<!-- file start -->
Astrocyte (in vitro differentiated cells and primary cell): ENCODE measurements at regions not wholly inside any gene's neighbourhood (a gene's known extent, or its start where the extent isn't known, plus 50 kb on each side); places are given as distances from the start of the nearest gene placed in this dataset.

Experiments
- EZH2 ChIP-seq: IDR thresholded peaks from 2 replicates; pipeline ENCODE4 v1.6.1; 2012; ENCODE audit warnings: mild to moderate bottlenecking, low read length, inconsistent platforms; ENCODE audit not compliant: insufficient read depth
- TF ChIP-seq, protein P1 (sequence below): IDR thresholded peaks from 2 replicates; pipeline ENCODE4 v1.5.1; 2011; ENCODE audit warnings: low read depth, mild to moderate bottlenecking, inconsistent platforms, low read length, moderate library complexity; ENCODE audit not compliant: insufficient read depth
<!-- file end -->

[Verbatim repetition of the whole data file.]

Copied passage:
Astrocyte (in vitro differentiated cells and primary cell): ENCODE measurements at regions not wholly inside any gene's neighbourhood (a gene's known extent, or its start where the extent isn't known, plus 50 kb on each side); places are given as distances from the start of the nearest gene placed in this dataset.

Experiments
- EZH2 ChIP-seq: IDR thresholded peaks from 2 replicates; pipeline ENCODE4 v1.6.1; 2012; ENCODE audit warnings: mild to moderate bottlenecking, low read length, inconsistent platforms; ENCODE audit not compliant: insufficient read depth
- TF ChIP-seq, protein P1 (sequence below): IDR thresholded peaks from 2 replicates; pipeline ENCODE4 v1.5.1; 2011; ENCODE audit warnings: low read depth, mild to moderate bottlenecking, inconsistent platforms, low read length, moderate library complexity; ENCODE audit not compliant: insufficient read depth